The increase in Spanish consular presence in Cuba will be, as in other countries, a tool to meet the growing network of expatriate Spaniards, in addition to attracting tourism and business, El País reported.
After a stage of “withdrawal of consulates abroad” as a result of the economic crisis, Spain is working on opening new consular offices in other countries, or strengthening the 182 that it has worldwide, the publication says.
According to El País, since 2006, just before the crisis, the number of Spaniards who emigrated has grown by 75%.
Those 2.8 million expatriate citizens need consular offices to carry out important procedures, such as those related to identity documents and participation in elections.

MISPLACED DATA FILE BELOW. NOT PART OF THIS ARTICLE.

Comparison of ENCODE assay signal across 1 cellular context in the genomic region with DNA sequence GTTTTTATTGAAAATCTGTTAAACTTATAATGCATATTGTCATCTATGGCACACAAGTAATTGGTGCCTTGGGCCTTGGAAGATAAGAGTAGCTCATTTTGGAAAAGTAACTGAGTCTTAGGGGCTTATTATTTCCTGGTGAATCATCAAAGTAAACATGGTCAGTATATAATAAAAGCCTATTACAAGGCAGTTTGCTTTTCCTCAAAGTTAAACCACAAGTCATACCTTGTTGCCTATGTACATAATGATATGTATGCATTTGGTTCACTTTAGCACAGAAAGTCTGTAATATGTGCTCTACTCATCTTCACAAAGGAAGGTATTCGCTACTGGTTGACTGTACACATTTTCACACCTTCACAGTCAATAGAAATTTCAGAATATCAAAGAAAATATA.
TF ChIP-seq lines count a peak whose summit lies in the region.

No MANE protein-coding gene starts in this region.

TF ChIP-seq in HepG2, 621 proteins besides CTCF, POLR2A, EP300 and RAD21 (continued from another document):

For the Spanish government, one of the main goals is to streamline the processes that open the door to tourists and businesspeople. In 2018 alone, the consulates processed 1.7 million visas of that type.
Cuba, on the other hand, was the country that received the most applications for Spanish nationality through the so-called Historical Memory Law, which recognized the right of children and grandchildren of Spanish emigrants to receive Spanish nationality.
Until 2018, around 150,000 Cubans had a Spanish passport and, since the implementation of the aforementioned Law, at least 70,000 expect to be recognized as citizens of that European nation. With the socialist Pedro Sánchez in charge of the Executive―an open possibility given his victory in the most recent elections―those figures could grow.
Spain has a consulate in Havana, located on Zulueta Street, corner of Cárcel. Three other honorary vice consulates operate in the cities of Santa Clara, Camagüey and Santiago de Cuba.